Editorial: Striking writers are good TV

  • Updated: November 19, 2007 - 5:47 PM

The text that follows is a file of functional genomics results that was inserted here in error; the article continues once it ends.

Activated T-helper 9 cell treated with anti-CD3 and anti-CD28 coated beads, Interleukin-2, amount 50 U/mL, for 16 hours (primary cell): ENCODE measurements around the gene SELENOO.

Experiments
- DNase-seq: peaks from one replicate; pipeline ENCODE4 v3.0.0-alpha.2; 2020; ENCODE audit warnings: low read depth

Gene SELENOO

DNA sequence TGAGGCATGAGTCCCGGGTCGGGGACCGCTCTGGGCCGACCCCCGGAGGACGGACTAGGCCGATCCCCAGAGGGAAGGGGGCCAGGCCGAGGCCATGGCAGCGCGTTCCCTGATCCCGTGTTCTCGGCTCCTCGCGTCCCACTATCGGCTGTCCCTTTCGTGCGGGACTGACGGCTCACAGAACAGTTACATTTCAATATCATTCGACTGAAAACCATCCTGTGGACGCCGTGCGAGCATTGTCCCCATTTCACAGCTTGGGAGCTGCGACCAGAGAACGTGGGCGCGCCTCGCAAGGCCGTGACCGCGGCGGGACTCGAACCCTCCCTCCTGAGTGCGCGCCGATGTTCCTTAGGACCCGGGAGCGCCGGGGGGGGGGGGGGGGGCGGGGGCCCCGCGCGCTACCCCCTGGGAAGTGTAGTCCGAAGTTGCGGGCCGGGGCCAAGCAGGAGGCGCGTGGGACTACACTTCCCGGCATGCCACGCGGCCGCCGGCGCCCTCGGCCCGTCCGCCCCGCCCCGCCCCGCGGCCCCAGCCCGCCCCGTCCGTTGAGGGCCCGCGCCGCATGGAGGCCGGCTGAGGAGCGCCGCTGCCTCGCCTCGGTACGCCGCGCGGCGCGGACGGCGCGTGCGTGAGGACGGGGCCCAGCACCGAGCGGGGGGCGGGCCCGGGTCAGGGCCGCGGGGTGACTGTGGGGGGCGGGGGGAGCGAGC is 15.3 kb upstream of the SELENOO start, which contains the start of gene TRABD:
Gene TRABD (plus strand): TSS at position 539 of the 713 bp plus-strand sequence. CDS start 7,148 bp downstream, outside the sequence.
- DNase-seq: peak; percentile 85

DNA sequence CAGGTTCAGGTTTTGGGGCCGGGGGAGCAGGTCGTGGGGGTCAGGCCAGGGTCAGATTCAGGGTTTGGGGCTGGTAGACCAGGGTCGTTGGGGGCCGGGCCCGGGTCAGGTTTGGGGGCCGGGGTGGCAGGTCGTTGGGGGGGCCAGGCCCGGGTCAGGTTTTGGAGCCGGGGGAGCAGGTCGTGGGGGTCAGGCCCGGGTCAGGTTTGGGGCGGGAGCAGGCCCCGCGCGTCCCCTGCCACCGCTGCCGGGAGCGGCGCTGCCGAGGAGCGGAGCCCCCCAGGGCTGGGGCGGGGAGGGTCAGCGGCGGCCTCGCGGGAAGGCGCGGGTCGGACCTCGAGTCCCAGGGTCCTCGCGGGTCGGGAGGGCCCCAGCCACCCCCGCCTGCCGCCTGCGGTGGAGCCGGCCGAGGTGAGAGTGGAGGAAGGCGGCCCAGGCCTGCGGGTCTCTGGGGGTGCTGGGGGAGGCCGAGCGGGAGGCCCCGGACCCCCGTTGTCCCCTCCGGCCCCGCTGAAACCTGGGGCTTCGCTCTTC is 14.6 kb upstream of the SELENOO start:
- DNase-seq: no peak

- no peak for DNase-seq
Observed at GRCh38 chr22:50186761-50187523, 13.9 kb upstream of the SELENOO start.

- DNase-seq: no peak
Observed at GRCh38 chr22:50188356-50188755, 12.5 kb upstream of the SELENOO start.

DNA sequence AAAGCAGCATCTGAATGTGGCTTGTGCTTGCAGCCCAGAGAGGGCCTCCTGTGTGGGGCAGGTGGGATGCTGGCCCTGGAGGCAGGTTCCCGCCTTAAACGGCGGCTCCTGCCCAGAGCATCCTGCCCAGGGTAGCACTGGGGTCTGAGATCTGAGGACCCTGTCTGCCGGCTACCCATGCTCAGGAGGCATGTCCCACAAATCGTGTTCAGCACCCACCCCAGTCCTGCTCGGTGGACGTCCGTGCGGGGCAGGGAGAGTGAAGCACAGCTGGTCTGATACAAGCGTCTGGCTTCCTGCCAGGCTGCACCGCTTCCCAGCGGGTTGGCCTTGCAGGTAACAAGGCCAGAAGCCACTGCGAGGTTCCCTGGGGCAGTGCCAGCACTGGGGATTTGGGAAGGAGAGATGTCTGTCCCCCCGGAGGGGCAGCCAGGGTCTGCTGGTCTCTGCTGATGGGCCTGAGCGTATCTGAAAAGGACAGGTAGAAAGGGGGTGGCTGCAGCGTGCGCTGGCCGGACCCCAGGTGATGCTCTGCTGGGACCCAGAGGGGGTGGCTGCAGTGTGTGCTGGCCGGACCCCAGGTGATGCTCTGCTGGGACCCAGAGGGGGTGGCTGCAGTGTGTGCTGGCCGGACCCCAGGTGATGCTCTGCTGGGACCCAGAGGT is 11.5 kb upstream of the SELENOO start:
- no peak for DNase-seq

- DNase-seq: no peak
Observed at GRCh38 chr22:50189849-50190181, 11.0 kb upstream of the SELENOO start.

It's often said that it's unwise to pick a fight with a newspaper because newspapers buy ink by the barrel. (We notice that people pick fights with newspapers anyway.) By now it must be obvious to the entertainment industry, locked in a fight with the striking Writer's Guild of America, that ink isn't the medium to worry about. Executives concede that they are in a losing public-relations battle. They've gamely tried to present their side of the labor dispute in print ads. But the writers are a tough, creative bunch who, right now, don't have a regular outlet for expression. They can't write for their television shows or movies, so many of them are writing for the union instead -- some in blogs, others in bits broadcast on YouTube. For their part, the executives are represented on the Web by clips of the likes of Sumner Redstone -- who, powerful media mogul though he is, does not seem to have a natural talent for television. Fans of "The Daily Show" can go to www.startribune.com/a3687 to see writer Jason Ross, above, deliver a diatribe about the strike that would be worthy of the show he used to work for, with a guest appearance by correspondent John Oliver as "John J. Viacom Jr. III." These days, one takes one's comedy where one finds it.

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